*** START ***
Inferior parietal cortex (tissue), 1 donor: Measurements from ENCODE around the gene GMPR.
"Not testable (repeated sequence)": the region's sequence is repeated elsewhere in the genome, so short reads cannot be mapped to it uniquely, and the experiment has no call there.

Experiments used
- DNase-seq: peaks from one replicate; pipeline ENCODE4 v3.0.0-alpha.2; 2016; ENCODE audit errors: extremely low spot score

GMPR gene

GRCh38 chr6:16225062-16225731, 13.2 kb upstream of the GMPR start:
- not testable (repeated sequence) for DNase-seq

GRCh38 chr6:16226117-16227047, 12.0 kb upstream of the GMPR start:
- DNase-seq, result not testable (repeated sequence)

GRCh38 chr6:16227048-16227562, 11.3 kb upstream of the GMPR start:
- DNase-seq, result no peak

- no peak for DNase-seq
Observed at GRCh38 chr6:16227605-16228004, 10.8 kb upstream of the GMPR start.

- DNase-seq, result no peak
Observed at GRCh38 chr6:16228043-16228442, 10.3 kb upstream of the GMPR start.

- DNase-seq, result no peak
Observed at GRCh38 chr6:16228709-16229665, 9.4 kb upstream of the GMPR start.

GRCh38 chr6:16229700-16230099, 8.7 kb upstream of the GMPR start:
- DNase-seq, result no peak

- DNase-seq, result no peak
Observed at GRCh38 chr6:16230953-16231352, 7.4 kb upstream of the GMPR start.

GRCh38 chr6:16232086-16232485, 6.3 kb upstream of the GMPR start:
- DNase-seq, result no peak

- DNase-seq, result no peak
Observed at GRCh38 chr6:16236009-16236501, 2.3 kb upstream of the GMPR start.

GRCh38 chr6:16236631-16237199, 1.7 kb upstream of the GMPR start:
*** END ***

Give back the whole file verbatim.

Inferior parietal cortex (tissue), 1 donor: Measurements from ENCODE around the gene GMPR.
"Not testable (repeated sequence)": the region's sequence is repeated elsewhere in the genome, so short reads cannot be mapped to it uniquely, and the experiment has no call there.

Experiments used
- DNase-seq: peaks from one replicate; pipeline ENCODE4 v3.0.0-alpha.2; 2016; ENCODE audit errors: extremely low spot score

GMPR gene

GRCh38 chr6:16225062-16225731, 13.2 kb upstream of the GMPR start:
- not testable (repeated sequence) for DNase-seq

GRCh38 chr6:16226117-16227047, 12.0 kb upstream of the GMPR start:
- DNase-seq, result not testable (repeated sequence)

GRCh38 chr6:16227048-16227562, 11.3 kb upstream of the GMPR start:
- DNase-seq, result no peak

- no peak for DNase-seq
Observed at GRCh38 chr6:16227605-16228004, 10.8 kb upstream of the GMPR start.

- DNase-seq, result no peak
Observed at GRCh38 chr6:16228043-16228442, 10.3 kb upstream of the GMPR start.

- DNase-seq, result no peak
Observed at GRCh38 chr6:16228709-16229665, 9.4 kb upstream of the GMPR start.

GRCh38 chr6:16229700-16230099, 8.7 kb upstream of the GMPR start:
- DNase-seq, result no peak

- DNase-seq, result no peak
Observed at GRCh38 chr6:16230953-16231352, 7.4 kb upstream of the GMPR start.

GRCh38 chr6:16232086-16232485, 6.3 kb upstream of the GMPR start:
- DNase-seq, result no peak

- DNase-seq, result no peak
Observed at GRCh38 chr6:16236009-16236501, 2.3 kb upstream of the GMPR start.

GRCh38 chr6:16236631-16237199, 1.7 kb upstream of the GMPR start: